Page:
A lot of abuse is being heaped upon the heads of Baby Boomers these days. If most of the abuse-heapers were Republicans, then perhaps I could write it off as coming from people who will need a new reason for the supposed bedevilment and ruination of America, since Obama will be leaving office in about eight months. Such does not, however, seem to be the case.
I notice this abuse because, having been born in late 1947, I am at the leading edge of that segment of American society. Leading edge, but not a leader; much less a formulator of Boomer philosophy or lifestyle (whatever that actually means).
As it happens, yesterday, 4 May, was the forty-sixth anniversary of the killing of students at Kent State University by nervous National Guard troops (so much for a well-regulated militia). Forty or fifty anti-war protesters had gathered on the campus, as had a couple of hundred student on-lookers. Things got out of control, or a kid in a uniform with a loaded rifle got scared, and people died.
I didn’t hear about this right away, because in May 1970 I was a twenty-two-year-old kid in a uniform with a loaded weapon, trudging to and fro across the rice paddy and tree line landscape of Quảng Ngãi province, Việt Nam. The same thing that happened in Ohio could’ve happened to me, though. Actually, it did happen, two years earlier and some ten miles away, at a place called Sơn Mỹ by the Vietnamese, and known to us as Mỹ Lai.
I wasn’t involved in either tragedy: the Kent State student killings or the Mỹ Lai massacre. Nonetheless, I and others of my generation were touched and influenced by what happened at those two places, two years and ten thousand miles apart.
Unlike almost all of the men in my infantry company in Việt Nam, I had dropped out of college in 1968 and volunteered for the Army. I’ve written a lot, here and elsewhere, about why I did that, but for now let me just say that I was idealistic and patriotic. I saw the war in Việt Nam as my generation’s war, and I felt compelled to help fight it. I felt an obligation, in fact, and nothing in my white, male, middle class, suburban Texas upbringing did anything to dissuade me from that.
I suspect that the anti-war protesters at Kent State that spring were also idealistic and patriotic (like young Bernie Sanders supporters are now). They loved their country, and were trying to do something to halt a great injustice.
The fact that, nine months into my year in Việt Nam, I decided to oppose the war by refusing to go to the field, and the fact that innocent people were killed at Kent State, does nothing to tarnish the idealism and patriotism of either me or the anti-war protesters of forty-six years ago, or the generation that we share.
While I do not fit the rapacious, self-indulgent profile of a bad Boomer, clearly there are others, many others, who do. A great many of them are investment bankers or lawyers or, worse yet, politicians. Well, a lot of families have children who do not grow up as you wish they had, so I can offer no apology to America for the errant behavior of such people.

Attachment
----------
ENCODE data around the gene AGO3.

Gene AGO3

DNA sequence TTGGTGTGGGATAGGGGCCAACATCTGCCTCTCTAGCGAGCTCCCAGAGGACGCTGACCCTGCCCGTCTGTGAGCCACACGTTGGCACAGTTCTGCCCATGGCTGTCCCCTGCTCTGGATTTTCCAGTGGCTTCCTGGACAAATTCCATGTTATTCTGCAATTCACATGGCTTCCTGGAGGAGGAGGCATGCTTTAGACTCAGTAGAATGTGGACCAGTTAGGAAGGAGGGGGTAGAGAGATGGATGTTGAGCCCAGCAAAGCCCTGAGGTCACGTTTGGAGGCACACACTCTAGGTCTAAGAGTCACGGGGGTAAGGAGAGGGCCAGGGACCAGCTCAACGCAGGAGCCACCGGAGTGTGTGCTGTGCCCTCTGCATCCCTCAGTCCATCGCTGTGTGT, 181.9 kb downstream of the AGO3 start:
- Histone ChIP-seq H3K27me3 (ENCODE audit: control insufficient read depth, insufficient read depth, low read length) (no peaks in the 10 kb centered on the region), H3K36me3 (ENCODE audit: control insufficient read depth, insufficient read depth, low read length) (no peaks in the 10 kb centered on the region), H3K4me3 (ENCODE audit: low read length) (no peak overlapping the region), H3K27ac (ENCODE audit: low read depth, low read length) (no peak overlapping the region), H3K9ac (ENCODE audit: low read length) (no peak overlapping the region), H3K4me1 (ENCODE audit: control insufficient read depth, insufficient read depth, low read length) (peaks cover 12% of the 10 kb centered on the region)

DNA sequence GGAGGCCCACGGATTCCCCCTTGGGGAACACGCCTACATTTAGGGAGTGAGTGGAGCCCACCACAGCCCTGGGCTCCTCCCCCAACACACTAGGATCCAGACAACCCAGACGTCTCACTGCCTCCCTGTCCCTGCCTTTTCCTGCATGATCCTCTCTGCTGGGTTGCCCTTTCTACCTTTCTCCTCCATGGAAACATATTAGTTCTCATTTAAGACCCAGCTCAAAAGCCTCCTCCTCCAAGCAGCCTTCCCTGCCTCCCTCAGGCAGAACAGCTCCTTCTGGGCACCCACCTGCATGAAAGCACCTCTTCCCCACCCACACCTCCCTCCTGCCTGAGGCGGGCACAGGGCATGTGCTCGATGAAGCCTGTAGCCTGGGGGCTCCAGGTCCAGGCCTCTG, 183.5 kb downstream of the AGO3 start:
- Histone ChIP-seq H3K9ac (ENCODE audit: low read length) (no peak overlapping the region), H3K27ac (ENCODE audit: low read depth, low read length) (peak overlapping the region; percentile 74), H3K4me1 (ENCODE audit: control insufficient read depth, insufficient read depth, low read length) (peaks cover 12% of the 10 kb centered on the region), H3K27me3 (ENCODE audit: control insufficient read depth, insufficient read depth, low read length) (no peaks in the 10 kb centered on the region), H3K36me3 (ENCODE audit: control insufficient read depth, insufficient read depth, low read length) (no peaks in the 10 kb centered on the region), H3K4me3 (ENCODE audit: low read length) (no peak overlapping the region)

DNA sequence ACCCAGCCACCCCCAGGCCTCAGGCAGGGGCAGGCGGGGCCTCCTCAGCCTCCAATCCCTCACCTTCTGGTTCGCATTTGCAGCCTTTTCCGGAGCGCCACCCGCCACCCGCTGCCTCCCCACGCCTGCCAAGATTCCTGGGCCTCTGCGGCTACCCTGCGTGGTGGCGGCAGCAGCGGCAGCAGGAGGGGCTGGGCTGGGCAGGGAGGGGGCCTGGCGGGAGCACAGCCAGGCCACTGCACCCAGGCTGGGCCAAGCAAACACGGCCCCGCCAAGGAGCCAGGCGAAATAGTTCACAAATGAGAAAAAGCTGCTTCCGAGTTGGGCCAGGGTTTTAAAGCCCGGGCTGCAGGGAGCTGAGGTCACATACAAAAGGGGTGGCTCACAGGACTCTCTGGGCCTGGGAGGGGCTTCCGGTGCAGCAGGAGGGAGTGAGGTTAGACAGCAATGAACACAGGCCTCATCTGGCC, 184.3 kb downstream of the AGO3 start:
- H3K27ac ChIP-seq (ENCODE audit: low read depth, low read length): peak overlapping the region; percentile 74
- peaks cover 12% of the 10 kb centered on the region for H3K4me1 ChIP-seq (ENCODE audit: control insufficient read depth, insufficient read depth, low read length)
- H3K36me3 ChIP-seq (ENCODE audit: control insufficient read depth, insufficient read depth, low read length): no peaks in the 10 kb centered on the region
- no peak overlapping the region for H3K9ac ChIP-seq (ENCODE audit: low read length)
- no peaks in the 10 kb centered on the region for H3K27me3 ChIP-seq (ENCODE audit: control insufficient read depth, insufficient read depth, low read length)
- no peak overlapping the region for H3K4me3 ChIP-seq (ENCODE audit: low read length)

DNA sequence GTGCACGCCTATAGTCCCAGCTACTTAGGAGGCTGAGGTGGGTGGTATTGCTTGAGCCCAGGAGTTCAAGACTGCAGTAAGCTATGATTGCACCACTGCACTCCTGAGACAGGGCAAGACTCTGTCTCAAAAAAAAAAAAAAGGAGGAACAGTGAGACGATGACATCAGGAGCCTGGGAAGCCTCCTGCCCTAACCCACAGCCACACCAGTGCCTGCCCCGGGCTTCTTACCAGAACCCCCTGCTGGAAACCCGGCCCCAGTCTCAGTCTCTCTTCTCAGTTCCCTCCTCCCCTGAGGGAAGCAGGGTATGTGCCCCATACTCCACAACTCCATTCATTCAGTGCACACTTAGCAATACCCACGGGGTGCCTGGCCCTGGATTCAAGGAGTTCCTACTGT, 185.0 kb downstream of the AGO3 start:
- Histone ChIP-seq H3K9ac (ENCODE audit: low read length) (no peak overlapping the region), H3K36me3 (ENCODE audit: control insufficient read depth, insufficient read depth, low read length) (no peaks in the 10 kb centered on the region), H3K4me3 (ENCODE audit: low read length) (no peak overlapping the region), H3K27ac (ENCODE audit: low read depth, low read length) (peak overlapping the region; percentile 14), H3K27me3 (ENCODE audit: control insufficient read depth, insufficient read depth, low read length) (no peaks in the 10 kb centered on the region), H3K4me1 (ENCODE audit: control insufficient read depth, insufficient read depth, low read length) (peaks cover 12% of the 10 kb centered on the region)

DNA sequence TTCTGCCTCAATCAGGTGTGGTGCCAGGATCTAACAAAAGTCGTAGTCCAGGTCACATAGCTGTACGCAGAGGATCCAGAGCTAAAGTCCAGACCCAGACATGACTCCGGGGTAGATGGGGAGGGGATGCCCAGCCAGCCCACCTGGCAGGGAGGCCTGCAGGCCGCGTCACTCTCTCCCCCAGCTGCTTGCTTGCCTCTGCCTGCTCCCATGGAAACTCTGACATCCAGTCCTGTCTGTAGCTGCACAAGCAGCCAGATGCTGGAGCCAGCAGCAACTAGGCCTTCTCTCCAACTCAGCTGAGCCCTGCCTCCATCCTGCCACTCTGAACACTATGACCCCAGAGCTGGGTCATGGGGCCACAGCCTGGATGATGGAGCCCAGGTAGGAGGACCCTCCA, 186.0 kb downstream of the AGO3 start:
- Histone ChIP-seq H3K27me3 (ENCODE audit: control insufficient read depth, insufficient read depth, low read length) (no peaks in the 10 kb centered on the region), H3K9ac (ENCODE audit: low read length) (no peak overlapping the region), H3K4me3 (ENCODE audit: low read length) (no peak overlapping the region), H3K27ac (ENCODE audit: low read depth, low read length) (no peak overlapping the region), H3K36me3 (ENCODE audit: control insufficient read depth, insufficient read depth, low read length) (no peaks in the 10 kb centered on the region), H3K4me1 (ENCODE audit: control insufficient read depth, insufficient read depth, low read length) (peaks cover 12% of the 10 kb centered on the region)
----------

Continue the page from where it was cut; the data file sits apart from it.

Neither am I seeking a pat on the back, nor a gold star by my name, for not having gone to work for Goldman Sachs or seeking public office. While I understand that we live in a distinctly un-nuanced age, I seek only a bit of nuance in how we look at things such as the impact a particular generation has had, and is still having, on the quality and fabric of life in America.
The record is pretty clear that my generation was scathingly critical of the generation that preceded ours: the (annoyingly-named) Greatest Generation. They mucked up a lot of things too, and not just the misadventure in Việt Nam. Nevertheless, Joe McCarthy, George Wallace and Robert McNamara share that generation with John Kennedy, Martin Luther King Jr., Robert Kennedy, and Fr. Daniel Berrigan, among many others.
Oh, I could get all old-and-wise here, and say something like, “Well, young fella, you’ll be old someday too.” Yeah. Not going there. Rather, I will leave you with the words of a song that came out in 1965, the year I graduated high school.
People try to put us down
Just because we get around
Things they do look awful cold
I hope I die before I get old
This is my generation
This is my generation, baby
Why don’t you all fade away
And don’t try to dig what we all say
I’m not trying to cause a big sensation
I’m just talkin’ ’bout my generation
This is my generation
This is my generation, baby
Michael, very good read. Your recollection of the Kent State killings in 1970, while we were together in uniform in South Vietnam, brings to mind a couple of major events that we were not immediately aware of. During that time in ’69 & ’70, Woodstock and Apollo 13 occurred, both significant events in history that we only learned about weeks or months later. It was as if we were in a time warp as we fought to survive the war that we had found ourselves immersed in.
Thank you, Conrad. I appreciate your kind words. A time warp is a good way to put it. We always referred to America as “The World,” as if we were off on some alien planet. Which, in a way, we were.